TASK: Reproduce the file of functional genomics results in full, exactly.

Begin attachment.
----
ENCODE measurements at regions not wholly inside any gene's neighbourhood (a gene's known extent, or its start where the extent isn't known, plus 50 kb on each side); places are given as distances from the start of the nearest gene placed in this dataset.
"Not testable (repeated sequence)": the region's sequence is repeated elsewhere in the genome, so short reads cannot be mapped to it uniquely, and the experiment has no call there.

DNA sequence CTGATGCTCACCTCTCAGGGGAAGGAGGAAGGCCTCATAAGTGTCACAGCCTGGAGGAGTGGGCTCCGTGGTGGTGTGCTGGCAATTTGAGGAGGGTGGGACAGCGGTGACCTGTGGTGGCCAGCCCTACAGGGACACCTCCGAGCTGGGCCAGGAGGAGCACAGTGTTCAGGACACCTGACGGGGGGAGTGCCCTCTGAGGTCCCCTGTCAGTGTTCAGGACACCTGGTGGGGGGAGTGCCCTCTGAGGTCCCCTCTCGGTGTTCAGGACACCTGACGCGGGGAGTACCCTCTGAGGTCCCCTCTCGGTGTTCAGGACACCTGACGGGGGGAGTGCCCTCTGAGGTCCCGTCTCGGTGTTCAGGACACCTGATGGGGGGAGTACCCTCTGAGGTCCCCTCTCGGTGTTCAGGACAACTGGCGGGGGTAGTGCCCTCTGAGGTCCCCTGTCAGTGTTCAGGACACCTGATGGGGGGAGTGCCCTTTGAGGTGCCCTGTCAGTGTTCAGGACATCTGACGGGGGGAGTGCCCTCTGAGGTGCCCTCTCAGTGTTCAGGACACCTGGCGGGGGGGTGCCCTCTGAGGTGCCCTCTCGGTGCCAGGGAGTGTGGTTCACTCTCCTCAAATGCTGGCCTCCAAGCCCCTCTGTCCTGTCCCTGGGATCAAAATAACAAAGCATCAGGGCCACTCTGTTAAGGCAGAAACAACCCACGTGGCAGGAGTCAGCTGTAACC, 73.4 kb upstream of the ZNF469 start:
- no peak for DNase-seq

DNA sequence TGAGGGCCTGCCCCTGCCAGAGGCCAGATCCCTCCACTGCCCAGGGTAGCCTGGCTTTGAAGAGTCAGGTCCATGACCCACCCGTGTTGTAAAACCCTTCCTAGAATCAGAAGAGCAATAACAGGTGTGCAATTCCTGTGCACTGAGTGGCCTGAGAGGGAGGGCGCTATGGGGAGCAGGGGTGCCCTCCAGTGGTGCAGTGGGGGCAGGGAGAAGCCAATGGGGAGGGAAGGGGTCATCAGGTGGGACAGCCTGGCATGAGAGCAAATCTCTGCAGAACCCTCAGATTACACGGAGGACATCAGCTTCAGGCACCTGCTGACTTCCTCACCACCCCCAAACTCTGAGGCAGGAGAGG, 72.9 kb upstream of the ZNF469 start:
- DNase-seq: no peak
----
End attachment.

ENCODE measurements at regions not wholly inside any gene's neighbourhood (a gene's known extent, or its start where the extent isn't known, plus 50 kb on each side); places are given as distances from the start of the nearest gene placed in this dataset.
"Not testable (repeated sequence)": the region's sequence is repeated elsewhere in the genome, so short reads cannot be mapped to it uniquely, and the experiment has no call there.

DNA sequence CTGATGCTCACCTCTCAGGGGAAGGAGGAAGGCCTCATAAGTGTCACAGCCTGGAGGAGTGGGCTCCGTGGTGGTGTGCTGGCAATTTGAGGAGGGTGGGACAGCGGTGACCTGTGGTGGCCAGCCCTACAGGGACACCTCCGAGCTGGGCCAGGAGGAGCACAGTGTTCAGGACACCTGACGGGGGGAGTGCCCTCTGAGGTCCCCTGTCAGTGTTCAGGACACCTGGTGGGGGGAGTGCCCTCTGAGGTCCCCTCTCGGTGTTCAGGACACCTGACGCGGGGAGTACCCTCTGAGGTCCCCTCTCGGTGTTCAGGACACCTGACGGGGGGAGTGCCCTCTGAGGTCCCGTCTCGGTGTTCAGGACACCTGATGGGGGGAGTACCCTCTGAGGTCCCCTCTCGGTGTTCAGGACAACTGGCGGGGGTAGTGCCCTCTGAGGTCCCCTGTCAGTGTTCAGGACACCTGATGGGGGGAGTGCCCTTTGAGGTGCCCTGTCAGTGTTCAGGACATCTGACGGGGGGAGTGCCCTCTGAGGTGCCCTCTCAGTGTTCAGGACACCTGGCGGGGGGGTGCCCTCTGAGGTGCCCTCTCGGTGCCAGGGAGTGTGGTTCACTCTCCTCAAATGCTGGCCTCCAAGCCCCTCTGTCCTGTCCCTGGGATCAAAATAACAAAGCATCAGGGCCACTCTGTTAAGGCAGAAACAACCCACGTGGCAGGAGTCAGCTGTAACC, 73.4 kb upstream of the ZNF469 start:
- no peak for DNase-seq

DNA sequence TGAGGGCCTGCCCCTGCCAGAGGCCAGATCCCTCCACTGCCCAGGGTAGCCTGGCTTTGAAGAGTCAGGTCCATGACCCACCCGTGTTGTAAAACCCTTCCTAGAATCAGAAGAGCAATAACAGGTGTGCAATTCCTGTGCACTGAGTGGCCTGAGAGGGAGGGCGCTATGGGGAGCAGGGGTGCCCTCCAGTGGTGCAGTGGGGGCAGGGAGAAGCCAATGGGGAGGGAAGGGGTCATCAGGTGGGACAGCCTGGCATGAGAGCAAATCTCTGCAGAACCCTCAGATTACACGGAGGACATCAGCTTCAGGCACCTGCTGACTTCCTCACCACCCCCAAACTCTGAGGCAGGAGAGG, 72.9 kb upstream of the ZNF469 start:
- DNase-seq: no peak